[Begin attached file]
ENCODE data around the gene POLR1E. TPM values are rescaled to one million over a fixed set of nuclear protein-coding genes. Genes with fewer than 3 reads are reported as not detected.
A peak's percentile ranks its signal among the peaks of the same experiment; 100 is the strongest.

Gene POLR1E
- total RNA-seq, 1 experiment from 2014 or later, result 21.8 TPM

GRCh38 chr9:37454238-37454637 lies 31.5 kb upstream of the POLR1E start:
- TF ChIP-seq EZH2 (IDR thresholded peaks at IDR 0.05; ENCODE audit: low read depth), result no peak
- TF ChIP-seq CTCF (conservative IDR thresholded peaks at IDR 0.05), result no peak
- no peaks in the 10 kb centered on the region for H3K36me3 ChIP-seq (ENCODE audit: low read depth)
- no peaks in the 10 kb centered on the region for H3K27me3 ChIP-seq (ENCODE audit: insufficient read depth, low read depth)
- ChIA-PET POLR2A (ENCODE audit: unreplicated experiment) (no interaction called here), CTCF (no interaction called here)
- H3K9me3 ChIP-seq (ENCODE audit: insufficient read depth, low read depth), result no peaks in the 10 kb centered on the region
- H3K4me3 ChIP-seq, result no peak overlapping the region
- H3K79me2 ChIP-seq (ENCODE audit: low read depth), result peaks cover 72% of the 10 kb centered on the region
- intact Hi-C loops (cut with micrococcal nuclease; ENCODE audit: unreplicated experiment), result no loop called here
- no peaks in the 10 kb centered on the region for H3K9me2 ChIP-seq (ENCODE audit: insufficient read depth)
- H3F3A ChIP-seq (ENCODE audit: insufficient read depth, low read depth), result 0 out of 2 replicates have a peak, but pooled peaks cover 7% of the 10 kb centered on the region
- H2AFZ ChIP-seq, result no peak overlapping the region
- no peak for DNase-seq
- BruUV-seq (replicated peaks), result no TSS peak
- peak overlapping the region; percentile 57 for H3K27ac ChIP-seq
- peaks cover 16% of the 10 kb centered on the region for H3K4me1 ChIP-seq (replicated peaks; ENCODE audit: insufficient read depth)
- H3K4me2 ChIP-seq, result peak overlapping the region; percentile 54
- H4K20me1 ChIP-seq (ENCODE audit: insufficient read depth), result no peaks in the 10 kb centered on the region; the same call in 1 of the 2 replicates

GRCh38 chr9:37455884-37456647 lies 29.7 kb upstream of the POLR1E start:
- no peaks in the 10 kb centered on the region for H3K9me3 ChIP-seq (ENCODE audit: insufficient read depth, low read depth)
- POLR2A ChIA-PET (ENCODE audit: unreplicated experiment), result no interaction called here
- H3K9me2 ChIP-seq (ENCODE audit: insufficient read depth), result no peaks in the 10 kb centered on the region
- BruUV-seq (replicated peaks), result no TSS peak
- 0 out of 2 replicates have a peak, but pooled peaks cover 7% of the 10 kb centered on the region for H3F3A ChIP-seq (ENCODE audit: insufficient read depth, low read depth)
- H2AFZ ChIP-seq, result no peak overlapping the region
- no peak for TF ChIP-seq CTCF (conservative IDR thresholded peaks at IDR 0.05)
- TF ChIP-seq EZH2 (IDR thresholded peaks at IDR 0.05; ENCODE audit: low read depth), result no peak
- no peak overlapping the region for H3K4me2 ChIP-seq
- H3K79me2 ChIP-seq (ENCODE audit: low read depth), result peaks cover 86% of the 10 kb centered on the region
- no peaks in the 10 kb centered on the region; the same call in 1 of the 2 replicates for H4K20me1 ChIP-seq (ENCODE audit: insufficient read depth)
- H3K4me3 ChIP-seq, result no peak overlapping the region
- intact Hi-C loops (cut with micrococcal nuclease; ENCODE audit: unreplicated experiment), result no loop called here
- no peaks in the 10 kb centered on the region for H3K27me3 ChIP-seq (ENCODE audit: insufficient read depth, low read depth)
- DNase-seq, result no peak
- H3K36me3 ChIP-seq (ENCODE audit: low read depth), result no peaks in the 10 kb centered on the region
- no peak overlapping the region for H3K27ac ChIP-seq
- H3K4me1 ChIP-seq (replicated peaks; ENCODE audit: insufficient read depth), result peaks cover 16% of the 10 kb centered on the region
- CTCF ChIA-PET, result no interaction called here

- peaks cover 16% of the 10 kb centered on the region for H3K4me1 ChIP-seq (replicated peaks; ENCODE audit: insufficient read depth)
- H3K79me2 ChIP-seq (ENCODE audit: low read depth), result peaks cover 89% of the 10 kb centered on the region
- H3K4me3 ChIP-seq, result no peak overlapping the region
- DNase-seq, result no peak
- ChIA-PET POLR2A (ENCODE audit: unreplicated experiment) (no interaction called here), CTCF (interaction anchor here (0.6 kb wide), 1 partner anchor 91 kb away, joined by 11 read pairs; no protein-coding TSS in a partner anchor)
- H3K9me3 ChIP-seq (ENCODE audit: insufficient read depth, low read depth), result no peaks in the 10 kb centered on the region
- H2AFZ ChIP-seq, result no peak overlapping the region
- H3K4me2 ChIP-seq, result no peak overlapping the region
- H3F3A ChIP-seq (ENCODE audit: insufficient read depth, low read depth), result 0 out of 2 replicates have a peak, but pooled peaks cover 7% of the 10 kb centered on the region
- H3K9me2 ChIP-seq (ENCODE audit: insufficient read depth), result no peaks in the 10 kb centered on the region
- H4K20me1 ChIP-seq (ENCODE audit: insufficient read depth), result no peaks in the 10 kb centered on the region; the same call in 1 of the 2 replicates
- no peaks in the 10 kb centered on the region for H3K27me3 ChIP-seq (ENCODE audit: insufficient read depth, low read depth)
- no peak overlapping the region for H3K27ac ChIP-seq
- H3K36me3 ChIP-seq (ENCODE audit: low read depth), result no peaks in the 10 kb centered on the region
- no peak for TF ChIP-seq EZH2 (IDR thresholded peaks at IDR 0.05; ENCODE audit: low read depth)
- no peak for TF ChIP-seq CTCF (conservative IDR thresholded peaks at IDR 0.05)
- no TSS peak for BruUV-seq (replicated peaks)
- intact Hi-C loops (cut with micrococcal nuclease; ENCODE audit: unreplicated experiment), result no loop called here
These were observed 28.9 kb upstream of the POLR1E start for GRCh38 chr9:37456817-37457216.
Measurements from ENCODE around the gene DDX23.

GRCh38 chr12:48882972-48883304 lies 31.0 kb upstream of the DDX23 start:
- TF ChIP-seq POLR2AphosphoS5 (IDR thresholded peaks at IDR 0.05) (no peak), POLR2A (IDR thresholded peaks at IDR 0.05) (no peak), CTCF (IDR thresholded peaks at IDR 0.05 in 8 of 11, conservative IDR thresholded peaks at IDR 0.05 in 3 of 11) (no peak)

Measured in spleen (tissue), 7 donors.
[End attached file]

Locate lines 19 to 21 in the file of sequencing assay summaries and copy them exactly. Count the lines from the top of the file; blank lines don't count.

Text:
- BruUV-seq (replicated peaks), result no TSS peak
- peak overlapping the region; percentile 57 for H3K27ac ChIP-seq
- peaks cover 16% of the 10 kb centered on the region for H3K4me1 ChIP-seq (replicated peaks; ENCODE audit: insufficient read depth)